Leave a comment

Sponsor Content: Don't get caught using one of these terrible passwords

Every year, certain security companies release a list of the most common worst passwords. For 2015, SplashData examined over 2 million passwords that were leaked online from data breaches and other hacking attacks. Sadly, it found that too many people are still really bad at making passwords, which is why we recommend using a strong password manager like our sponsor Dashlane (more on that in a minute).

For the umpteenth year running, the worst password was "123456," followed by "password," which has also held onto the number two spot for two years. But, some people have decided to stray from other bad passwords like "letmein" and "monkey" and come up with new bad passwords.

Some of the new bad passwords include "starwars," "login," "qwertyuiop" and "welcome." Here's the full list, along with how each password has changed from last year:

1 - 123456 (unchanged from 2014)
2 - password (unchanged)
3 - 12345678 (Up 1)
4 - qwerty (Up 1)
5 - 12345 (Down 2)
6 - 123456789 (Unchanged)
7 - football (Up 3)
8 - 1234 (Down 1)
9 - 1234567 (Up 2)
10 - baseball (Down 2)
11 - welcome (New)
12 - 1234567890 (New)
13 - abc123 (Up 1)
14 - 111111 (Up 1)
15 - 1qaz2wsx (New)
16 - dragon (Down 7)
17 - master (Up 2)
18 - monkey (Down 6)
19 - letmein (Down 6)
20 - login (New)
21 - princess (New)
22 - qwertyuiop (New)
23 - solo (New)
24 - passw0rd (New)
25 - starwars (New)

If you recognize any of these passwords as ones you use, or you use anything similar, it's time to rethink your password strategy. Passwords need to be long (10 characters or more), complex (including upper-case, lower-case, numbers and symbols), as random as possible and you need a unique one for every account.

Also, you really shouldn't be writing them down where a snooper can find them. That's a tall order, especially when you have dozens of accounts.

That's why a password manager should be an essential part of your life. It not only lets you securely store your password and only have to remember one master password, it can help you generate strong new passwords that hackers can't crack. If you get a password manager like Dashlane, however, it can do even more than the basics.

Dashlane's free password manager lets you import your existing passwords from other password managers or your browsers, so you can get started in seconds. It can tell you which passwords are weak, and it alerts you when sites you use have had data breaches. When you visit a website, it will fill in your username and password with a click, so you don't have to spend time typing and retyping.

Even better, Dashlane has innovative features like Password Changer that lets you automatically change every one of your account passwords in minutes. You don't have to spend hours or days doing it manually. If you're recovering from a data-stealing virus, or you just like to regularly update your accounts with stronger passwords, this is a feature you don't want to miss.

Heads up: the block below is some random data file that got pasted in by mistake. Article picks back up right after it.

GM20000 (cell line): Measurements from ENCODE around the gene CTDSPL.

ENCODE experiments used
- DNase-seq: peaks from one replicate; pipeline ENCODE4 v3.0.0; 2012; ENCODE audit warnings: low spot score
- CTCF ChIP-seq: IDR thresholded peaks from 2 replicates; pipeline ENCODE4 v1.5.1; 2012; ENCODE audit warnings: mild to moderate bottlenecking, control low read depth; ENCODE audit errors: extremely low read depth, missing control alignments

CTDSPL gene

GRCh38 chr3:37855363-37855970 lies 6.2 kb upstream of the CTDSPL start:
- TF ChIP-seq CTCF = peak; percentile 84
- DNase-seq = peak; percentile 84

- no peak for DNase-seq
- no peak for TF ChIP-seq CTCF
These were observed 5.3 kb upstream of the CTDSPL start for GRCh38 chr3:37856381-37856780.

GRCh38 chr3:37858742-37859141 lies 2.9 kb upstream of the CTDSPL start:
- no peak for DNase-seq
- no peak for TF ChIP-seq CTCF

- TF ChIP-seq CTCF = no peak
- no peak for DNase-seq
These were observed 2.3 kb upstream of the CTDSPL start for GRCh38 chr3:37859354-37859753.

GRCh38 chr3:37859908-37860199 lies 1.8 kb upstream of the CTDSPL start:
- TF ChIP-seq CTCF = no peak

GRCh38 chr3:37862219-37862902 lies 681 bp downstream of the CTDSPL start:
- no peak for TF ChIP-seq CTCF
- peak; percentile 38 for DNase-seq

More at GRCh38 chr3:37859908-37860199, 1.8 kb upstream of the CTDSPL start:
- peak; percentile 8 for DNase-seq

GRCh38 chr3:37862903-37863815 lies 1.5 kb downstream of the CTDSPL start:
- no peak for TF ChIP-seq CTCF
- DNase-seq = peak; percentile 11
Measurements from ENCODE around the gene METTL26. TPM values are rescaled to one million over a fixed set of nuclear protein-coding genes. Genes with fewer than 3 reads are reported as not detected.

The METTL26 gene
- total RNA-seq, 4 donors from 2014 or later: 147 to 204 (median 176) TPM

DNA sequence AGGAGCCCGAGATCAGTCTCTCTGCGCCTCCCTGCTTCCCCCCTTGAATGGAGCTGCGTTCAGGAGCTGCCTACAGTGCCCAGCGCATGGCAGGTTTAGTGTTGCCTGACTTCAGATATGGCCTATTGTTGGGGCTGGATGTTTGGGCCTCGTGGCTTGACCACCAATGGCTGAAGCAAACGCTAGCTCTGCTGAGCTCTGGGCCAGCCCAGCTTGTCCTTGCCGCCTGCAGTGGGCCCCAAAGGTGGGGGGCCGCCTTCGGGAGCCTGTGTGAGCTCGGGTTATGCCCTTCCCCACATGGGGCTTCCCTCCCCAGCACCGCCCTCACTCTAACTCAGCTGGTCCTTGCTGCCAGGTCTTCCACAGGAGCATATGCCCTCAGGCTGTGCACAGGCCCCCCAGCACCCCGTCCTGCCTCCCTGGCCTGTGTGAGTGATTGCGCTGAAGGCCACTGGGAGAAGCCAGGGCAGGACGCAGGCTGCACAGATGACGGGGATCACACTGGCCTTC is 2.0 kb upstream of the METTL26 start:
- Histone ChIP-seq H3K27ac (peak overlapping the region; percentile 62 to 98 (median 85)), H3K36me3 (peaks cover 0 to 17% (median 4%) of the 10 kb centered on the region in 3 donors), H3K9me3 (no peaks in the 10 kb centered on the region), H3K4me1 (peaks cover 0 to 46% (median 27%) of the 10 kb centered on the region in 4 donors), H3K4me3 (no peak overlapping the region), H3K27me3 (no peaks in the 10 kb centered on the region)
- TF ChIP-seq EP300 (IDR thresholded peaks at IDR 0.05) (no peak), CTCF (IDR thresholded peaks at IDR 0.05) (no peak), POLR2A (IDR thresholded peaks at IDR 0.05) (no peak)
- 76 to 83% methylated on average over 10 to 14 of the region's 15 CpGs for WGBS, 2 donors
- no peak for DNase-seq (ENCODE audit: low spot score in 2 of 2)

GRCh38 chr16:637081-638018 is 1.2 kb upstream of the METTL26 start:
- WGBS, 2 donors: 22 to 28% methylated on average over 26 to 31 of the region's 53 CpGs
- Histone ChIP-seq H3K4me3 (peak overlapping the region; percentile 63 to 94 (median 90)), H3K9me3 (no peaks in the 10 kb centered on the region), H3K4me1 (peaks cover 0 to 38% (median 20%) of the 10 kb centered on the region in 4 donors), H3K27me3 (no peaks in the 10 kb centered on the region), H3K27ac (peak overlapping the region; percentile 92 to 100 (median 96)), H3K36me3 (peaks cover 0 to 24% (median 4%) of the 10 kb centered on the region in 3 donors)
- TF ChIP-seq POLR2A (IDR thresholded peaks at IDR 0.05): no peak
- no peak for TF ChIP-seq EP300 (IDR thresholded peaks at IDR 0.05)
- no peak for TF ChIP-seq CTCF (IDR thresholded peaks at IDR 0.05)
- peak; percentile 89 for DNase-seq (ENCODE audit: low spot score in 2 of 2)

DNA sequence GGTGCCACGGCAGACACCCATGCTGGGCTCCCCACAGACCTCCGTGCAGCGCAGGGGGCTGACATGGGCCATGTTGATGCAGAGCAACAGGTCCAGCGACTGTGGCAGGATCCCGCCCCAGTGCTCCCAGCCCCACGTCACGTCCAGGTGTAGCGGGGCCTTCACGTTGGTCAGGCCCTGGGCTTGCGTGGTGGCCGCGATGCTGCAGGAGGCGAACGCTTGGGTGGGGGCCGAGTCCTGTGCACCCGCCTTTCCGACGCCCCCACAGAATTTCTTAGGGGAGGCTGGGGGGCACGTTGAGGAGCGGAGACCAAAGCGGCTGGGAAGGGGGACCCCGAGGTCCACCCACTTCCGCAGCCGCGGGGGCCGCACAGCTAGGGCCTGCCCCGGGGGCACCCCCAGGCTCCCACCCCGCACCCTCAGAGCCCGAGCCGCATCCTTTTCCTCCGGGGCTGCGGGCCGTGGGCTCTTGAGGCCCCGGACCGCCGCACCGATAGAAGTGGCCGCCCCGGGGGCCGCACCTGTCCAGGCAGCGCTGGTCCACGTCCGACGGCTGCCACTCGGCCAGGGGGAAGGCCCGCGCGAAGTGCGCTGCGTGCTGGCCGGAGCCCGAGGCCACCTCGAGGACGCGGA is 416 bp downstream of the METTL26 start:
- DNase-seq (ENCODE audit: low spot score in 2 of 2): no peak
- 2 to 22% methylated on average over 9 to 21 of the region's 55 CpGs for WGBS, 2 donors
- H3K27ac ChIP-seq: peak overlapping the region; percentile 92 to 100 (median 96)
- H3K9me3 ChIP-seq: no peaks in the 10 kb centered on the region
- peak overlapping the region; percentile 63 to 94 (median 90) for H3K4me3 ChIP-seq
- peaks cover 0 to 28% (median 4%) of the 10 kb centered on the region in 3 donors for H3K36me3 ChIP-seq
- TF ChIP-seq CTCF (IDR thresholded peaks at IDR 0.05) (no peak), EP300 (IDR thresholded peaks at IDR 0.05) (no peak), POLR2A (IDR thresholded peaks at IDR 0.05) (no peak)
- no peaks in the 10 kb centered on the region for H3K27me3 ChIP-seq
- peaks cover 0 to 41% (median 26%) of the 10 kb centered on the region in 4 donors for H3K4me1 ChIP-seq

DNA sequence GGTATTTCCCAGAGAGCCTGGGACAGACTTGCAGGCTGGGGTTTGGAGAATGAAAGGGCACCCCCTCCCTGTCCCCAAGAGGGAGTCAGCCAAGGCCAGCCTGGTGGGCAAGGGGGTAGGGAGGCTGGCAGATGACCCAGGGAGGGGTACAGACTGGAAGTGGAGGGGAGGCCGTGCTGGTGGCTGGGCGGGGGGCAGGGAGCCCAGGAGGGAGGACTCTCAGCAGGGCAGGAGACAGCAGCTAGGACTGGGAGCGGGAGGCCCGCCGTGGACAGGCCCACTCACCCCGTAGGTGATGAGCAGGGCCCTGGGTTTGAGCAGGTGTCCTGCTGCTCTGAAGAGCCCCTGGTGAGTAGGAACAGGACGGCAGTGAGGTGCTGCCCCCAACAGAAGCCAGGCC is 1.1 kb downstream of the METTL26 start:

Beyond passwords, Dashlane has a Digital Wallet for storing critical financial and personal information. You can use it to fill out online shopping forms and other forms with a click. It's so fast, you won't be tempted to let websites store your information for later, which means fewer companies can lose your information in a data breach.

Dashlane has even more features you're sure to love, and the best part is it's free. It also works on any gadget, from Windows and Mac to Apple and Android smartphones and tablets. Get Dashlane now.

If you do have multiple gadgets, you might consider getting Dashlane Premium. It lets you sync your passwords between gadgets so no matter where you go you're always up to date. As a special bonus for Komando listeners and readers, you can get Dashlane Premium right now for 35% off.

This post was sponsored by Dashlane. It's the best way to make your passwords strong and keep them safe. Get the free version or save 35% on Dashlane Premium.
Find out more about sponsored content. Follow Komando.com on Twitter, Facebook and LinkedIn.
Next Story
Source: PRWeb
View Comments ()
Top Story: Encrypted Internet connections aren't as private as you think
Previous Happening Now

Top Story: Encrypted Internet connections aren't as private as you think

Privacy alert: Your public Wi-Fi conversations could be used against you
Next Happening Now

Privacy alert: Your public Wi-Fi conversations could be used against you